With its towering ceilings and expensive ticket prices, the Portland Center for the Performing Arts (PCPA) exudes an intimidating odor of wealth and power, which means unless you're attending a performance, you have little reason to drop by for the sole purpose of consuming vittles. And yet the PCPA's recently revamped ArtBar & Bistro (formerly the much less poorly named Backstage Café) is open 4:30 pm-midnight every night of the week and is a full-on restaurant with a comprehensive dinner menu.
If you, like me, crave fresh nightlife in the wasteland we call downtown Portland, I tell you this: ArtBar, for all its high and mighty ambience, is actually a pretty cool place to get shitfaced. Its alcohol menu is stunning, featuring pages and pages of specialty beverages, beer, liquor, and wine options. The bar itself is beautiful, with elegant bluish lighting, comfy armchairs scattered to and fro, friendly bartenders, and surprisingly reasonable prices on the non-top shelf stuff. Just don't arrive hungry; the food is to be avoided at all costs.
Chock full of baffling ingredient fusions, ArtBar's menu is as wildly haphazard as its restaurant area's décor. Set apart from the bar, the dining area sports an offensive mixture of airport-style carpeting and mysterious translucent sheets that hang from the ceiling like ghosts. Menu options include a spiced lentil cake (yes, a lentil cake) with smoked trout, green apple puree (!?) and yogurt (!!!?), a chopped Asian-style cabbage salad, and a yellow curry bowl with butternut squash and tofu.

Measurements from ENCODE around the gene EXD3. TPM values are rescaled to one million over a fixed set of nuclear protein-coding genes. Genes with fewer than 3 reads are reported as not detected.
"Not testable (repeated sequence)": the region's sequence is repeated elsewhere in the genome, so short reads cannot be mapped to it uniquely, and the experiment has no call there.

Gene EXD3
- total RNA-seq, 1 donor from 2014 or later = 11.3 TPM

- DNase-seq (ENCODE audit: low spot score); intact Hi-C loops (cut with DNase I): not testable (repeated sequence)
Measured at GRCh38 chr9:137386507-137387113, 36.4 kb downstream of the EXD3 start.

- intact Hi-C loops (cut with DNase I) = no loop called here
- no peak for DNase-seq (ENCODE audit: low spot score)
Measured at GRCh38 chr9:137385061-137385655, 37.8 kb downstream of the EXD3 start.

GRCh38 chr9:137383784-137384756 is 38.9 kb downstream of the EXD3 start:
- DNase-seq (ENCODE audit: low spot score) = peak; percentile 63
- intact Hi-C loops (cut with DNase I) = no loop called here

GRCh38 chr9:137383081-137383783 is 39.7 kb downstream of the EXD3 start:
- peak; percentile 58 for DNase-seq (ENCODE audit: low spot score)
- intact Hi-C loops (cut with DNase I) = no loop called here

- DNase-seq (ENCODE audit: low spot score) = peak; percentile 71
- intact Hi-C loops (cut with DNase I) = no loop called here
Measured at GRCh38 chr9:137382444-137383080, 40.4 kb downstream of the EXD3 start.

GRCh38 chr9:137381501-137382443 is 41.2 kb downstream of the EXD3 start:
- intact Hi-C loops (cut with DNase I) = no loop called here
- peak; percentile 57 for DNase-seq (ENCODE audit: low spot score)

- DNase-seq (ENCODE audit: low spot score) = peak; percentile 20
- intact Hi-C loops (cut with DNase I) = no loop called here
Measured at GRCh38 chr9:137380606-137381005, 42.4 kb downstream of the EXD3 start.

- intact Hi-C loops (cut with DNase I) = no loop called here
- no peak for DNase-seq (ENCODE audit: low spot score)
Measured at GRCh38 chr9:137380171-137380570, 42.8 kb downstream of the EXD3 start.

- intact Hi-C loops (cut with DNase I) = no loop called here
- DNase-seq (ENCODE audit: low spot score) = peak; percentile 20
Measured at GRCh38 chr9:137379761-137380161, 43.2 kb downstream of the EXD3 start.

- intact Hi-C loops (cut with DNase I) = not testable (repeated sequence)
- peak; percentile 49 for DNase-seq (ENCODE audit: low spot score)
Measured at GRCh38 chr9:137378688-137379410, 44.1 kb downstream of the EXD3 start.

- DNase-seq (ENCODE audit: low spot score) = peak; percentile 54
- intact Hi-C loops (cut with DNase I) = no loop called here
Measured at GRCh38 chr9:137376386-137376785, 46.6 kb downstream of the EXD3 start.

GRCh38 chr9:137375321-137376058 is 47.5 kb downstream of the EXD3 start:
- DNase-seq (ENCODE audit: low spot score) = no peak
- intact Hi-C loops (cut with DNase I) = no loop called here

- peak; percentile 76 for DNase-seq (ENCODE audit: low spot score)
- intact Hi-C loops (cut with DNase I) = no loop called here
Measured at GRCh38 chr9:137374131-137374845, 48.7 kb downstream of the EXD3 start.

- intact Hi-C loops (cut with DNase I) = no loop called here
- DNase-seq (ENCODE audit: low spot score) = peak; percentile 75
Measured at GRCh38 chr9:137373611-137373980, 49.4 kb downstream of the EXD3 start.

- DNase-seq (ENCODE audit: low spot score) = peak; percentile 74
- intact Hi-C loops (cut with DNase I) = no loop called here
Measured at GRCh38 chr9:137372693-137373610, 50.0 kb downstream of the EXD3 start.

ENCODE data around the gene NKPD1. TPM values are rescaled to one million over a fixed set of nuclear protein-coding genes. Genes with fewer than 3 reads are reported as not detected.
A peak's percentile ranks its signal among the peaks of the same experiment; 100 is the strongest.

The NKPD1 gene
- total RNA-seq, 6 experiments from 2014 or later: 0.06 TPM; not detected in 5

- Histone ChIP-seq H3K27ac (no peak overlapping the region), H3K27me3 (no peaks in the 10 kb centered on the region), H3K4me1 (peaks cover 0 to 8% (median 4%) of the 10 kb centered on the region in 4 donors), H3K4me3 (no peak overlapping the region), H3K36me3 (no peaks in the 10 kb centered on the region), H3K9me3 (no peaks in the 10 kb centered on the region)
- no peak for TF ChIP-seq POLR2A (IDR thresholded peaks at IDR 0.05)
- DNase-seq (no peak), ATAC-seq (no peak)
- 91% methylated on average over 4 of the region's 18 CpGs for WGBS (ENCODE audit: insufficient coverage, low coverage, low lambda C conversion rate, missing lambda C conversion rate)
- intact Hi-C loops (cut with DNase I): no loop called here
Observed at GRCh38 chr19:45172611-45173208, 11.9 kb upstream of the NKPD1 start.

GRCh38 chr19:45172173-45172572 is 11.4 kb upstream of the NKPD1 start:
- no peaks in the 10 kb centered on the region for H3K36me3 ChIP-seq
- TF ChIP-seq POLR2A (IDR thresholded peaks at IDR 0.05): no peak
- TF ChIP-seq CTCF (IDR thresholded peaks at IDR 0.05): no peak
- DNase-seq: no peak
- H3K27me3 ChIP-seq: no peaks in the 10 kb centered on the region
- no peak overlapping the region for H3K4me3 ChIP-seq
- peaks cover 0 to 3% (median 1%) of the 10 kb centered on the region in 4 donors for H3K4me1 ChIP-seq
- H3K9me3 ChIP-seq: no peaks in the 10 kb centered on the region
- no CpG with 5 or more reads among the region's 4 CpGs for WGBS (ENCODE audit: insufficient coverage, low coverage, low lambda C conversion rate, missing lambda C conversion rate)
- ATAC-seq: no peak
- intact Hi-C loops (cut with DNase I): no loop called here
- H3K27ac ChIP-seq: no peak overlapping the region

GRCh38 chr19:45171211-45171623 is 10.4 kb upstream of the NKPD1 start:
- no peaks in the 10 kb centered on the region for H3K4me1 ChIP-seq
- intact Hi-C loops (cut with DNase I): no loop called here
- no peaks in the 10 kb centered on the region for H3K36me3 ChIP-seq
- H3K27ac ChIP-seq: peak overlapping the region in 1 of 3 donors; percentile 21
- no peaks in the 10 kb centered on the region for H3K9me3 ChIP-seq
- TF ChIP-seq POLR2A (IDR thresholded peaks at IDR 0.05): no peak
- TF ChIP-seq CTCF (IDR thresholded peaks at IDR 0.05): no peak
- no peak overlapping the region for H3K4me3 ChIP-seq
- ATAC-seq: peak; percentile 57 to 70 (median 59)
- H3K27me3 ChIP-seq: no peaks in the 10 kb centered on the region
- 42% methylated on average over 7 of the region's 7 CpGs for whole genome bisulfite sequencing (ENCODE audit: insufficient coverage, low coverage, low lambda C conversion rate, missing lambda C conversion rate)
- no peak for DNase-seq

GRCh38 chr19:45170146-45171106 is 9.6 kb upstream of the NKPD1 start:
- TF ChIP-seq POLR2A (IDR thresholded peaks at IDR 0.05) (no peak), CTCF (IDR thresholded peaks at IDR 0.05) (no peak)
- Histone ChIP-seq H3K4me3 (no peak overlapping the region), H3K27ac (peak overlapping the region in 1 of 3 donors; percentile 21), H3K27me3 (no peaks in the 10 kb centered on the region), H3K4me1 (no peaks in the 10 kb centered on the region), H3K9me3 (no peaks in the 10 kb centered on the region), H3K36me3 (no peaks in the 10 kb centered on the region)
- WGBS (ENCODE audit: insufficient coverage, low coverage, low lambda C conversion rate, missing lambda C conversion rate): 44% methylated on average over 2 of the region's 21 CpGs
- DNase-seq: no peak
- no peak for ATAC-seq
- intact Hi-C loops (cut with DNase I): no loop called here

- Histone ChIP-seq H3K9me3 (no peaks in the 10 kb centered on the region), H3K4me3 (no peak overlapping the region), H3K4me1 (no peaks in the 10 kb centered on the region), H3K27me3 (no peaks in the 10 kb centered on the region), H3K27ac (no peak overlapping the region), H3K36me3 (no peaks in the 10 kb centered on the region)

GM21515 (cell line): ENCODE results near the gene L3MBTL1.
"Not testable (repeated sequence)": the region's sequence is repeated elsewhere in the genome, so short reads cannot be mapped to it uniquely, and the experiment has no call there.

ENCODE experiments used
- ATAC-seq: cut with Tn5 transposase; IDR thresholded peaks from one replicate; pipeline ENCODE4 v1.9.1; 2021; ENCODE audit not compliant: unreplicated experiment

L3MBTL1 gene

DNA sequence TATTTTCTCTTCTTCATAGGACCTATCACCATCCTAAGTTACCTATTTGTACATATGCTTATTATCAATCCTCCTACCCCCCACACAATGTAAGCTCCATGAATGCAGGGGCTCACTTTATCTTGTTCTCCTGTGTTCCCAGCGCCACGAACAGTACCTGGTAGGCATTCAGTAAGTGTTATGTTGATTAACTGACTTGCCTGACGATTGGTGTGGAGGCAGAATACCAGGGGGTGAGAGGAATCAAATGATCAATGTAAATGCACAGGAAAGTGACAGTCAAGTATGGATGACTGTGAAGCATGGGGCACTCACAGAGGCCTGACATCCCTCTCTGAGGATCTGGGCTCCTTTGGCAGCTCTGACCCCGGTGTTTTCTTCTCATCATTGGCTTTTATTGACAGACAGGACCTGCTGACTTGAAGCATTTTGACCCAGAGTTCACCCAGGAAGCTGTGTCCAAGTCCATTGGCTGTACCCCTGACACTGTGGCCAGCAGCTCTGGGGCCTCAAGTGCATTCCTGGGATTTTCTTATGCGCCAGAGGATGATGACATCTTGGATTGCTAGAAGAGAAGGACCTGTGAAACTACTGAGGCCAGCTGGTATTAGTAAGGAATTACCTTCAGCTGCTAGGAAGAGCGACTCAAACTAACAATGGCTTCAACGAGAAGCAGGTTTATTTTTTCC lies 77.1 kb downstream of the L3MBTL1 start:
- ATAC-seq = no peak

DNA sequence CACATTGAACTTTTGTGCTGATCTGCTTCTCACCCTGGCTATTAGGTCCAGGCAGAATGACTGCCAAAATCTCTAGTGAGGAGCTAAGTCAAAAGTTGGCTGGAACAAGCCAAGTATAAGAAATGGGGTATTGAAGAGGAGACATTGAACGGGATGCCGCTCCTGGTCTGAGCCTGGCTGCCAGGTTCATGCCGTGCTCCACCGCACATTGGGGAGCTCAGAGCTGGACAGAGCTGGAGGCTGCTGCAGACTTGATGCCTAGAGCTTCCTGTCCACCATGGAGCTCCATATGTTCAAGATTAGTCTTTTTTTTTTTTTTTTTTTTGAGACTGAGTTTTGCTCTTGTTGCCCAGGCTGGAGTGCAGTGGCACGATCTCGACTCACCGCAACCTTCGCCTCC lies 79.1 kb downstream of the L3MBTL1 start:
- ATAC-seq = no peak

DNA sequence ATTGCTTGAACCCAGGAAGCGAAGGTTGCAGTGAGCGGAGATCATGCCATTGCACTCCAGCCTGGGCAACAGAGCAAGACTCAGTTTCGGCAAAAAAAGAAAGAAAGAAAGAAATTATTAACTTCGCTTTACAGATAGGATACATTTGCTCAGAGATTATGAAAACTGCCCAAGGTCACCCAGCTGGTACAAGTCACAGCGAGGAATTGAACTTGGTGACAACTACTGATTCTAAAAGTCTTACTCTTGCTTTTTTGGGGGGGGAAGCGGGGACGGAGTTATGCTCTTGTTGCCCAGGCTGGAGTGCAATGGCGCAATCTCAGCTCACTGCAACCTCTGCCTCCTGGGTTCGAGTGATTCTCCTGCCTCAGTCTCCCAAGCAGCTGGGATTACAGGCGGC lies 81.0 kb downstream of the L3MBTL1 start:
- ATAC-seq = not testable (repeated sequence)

Not content to simply have a startlingly weird menu, ArtBar's preparation of its cuisine is downright neglectful. On an off night at the theater, my date and I were entirely alone, and yet the food was so hastily made you would have thought the place was packed. Our cabbage salad was food processor-chopped, with a dressing not far removed from Thousand Island. The spiced lentil cake was worse than we feared; the cake a dry, tasteless thing, the trout overcooked and bland. Our bruschetta appetizer featured stale bread and an olive spread with a gut-wrenching blend of salt and garlic, as if the cooks didn't know what else to season it with. The final touch was the spicy sesame udon noodle bowl with pickled ginger; a limp pile of wet, fat carbohydrates tossed in tasteless oil. Such a dismal culinary display might be acceptable at a Denny's in Oregon City, but in the heart of a teeming urban arts and culture center, it's a travesty. Aren't the wealthy and cultured used to better food than this?
The good news is that ArtBar just added a happy hour (4:30-6 pm, and after 9:30) with drink specials and appetizers; its outreach to the masses is commendable. But if it really wants to bring everyone into the fold, it's going to have to do something far more revolutionary first: make something worth eating.